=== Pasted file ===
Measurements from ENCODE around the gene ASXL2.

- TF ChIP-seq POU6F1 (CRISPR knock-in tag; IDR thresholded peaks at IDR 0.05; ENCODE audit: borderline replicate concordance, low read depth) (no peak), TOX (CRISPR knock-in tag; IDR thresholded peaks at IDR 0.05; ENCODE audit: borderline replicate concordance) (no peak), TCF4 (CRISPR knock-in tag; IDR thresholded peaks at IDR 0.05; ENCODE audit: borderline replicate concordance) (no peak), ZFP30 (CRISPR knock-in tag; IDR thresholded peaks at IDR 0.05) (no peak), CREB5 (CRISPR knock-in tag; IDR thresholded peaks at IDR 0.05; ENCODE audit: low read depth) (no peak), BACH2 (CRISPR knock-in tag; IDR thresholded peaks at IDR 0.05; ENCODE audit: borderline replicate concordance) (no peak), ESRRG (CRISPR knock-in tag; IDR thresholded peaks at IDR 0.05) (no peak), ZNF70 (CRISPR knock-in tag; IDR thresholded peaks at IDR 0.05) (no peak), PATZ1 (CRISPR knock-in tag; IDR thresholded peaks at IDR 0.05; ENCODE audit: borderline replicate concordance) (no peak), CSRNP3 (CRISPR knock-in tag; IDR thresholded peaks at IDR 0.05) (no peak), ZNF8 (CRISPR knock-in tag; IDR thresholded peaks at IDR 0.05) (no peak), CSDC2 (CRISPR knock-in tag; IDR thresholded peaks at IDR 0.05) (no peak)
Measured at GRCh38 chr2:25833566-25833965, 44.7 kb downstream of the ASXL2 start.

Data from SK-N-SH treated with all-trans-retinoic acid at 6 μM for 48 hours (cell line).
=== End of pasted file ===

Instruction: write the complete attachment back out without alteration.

Measurements from ENCODE around the gene ASXL2.

- TF ChIP-seq POU6F1 (CRISPR knock-in tag; IDR thresholded peaks at IDR 0.05; ENCODE audit: borderline replicate concordance, low read depth) (no peak), TOX (CRISPR knock-in tag; IDR thresholded peaks at IDR 0.05; ENCODE audit: borderline replicate concordance) (no peak), TCF4 (CRISPR knock-in tag; IDR thresholded peaks at IDR 0.05; ENCODE audit: borderline replicate concordance) (no peak), ZFP30 (CRISPR knock-in tag; IDR thresholded peaks at IDR 0.05) (no peak), CREB5 (CRISPR knock-in tag; IDR thresholded peaks at IDR 0.05; ENCODE audit: low read depth) (no peak), BACH2 (CRISPR knock-in tag; IDR thresholded peaks at IDR 0.05; ENCODE audit: borderline replicate concordance) (no peak), ESRRG (CRISPR knock-in tag; IDR thresholded peaks at IDR 0.05) (no peak), ZNF70 (CRISPR knock-in tag; IDR thresholded peaks at IDR 0.05) (no peak), PATZ1 (CRISPR knock-in tag; IDR thresholded peaks at IDR 0.05; ENCODE audit: borderline replicate concordance) (no peak), CSRNP3 (CRISPR knock-in tag; IDR thresholded peaks at IDR 0.05) (no peak), ZNF8 (CRISPR knock-in tag; IDR thresholded peaks at IDR 0.05) (no peak), CSDC2 (CRISPR knock-in tag; IDR thresholded peaks at IDR 0.05) (no peak)
Measured at GRCh38 chr2:25833566-25833965, 44.7 kb downstream of the ASXL2 start.

Data from SK-N-SH treated with all-trans-retinoic acid at 6 μM for 48 hours (cell line).